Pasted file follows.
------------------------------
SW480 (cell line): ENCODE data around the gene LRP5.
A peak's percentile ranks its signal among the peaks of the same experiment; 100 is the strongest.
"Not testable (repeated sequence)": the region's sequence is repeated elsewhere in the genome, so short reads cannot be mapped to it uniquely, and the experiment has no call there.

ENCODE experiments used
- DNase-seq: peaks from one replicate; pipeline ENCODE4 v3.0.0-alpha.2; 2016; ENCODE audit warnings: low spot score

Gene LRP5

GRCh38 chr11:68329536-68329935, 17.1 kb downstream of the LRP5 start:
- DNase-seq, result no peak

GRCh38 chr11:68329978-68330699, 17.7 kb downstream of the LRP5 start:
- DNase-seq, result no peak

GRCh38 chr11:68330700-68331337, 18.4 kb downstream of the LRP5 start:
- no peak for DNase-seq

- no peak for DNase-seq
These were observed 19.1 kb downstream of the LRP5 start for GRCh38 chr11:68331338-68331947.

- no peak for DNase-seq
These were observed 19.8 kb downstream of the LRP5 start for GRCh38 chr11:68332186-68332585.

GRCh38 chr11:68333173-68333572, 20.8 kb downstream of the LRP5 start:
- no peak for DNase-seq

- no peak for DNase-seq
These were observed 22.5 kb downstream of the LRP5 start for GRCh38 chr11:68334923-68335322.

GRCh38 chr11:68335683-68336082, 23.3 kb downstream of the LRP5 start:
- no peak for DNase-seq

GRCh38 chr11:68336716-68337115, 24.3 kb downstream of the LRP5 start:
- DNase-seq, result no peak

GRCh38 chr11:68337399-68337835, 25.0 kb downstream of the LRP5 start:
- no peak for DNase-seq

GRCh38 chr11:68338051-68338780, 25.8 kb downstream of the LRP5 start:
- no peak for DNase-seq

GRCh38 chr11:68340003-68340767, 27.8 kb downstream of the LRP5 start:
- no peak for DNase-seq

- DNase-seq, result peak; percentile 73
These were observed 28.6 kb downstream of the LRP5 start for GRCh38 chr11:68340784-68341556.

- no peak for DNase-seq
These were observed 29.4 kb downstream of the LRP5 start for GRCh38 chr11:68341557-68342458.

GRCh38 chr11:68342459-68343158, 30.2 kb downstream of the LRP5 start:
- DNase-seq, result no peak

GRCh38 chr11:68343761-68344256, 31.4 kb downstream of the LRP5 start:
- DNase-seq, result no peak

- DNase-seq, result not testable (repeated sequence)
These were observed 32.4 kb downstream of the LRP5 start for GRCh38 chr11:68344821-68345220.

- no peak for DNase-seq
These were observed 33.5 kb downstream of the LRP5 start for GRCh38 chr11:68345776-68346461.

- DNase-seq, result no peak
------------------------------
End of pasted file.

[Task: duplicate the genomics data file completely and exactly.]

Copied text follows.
SW480 (cell line): ENCODE data around the gene LRP5.
A peak's percentile ranks its signal among the peaks of the same experiment; 100 is the strongest.
"Not testable (repeated sequence)": the region's sequence is repeated elsewhere in the genome, so short reads cannot be mapped to it uniquely, and the experiment has no call there.

ENCODE experiments used
- DNase-seq: peaks from one replicate; pipeline ENCODE4 v3.0.0-alpha.2; 2016; ENCODE audit warnings: low spot score

Gene LRP5

GRCh38 chr11:68329536-68329935, 17.1 kb downstream of the LRP5 start:
- DNase-seq, result no peak

GRCh38 chr11:68329978-68330699, 17.7 kb downstream of the LRP5 start:
- DNase-seq, result no peak

GRCh38 chr11:68330700-68331337, 18.4 kb downstream of the LRP5 start:
- no peak for DNase-seq

- no peak for DNase-seq
These were observed 19.1 kb downstream of the LRP5 start for GRCh38 chr11:68331338-68331947.

- no peak for DNase-seq
These were observed 19.8 kb downstream of the LRP5 start for GRCh38 chr11:68332186-68332585.

GRCh38 chr11:68333173-68333572, 20.8 kb downstream of the LRP5 start:
- no peak for DNase-seq

- no peak for DNase-seq
These were observed 22.5 kb downstream of the LRP5 start for GRCh38 chr11:68334923-68335322.

GRCh38 chr11:68335683-68336082, 23.3 kb downstream of the LRP5 start:
- no peak for DNase-seq

GRCh38 chr11:68336716-68337115, 24.3 kb downstream of the LRP5 start:
- DNase-seq, result no peak

GRCh38 chr11:68337399-68337835, 25.0 kb downstream of the LRP5 start:
- no peak for DNase-seq

GRCh38 chr11:68338051-68338780, 25.8 kb downstream of the LRP5 start:
- no peak for DNase-seq

GRCh38 chr11:68340003-68340767, 27.8 kb downstream of the LRP5 start:
- no peak for DNase-seq

- DNase-seq, result peak; percentile 73
These were observed 28.6 kb downstream of the LRP5 start for GRCh38 chr11:68340784-68341556.

- no peak for DNase-seq
These were observed 29.4 kb downstream of the LRP5 start for GRCh38 chr11:68341557-68342458.

GRCh38 chr11:68342459-68343158, 30.2 kb downstream of the LRP5 start:
- DNase-seq, result no peak

GRCh38 chr11:68343761-68344256, 31.4 kb downstream of the LRP5 start:
- DNase-seq, result no peak

- DNase-seq, result not testable (repeated sequence)
These were observed 32.4 kb downstream of the LRP5 start for GRCh38 chr11:68344821-68345220.

- no peak for DNase-seq
These were observed 33.5 kb downstream of the LRP5 start for GRCh38 chr11:68345776-68346461.

- DNase-seq, result no peak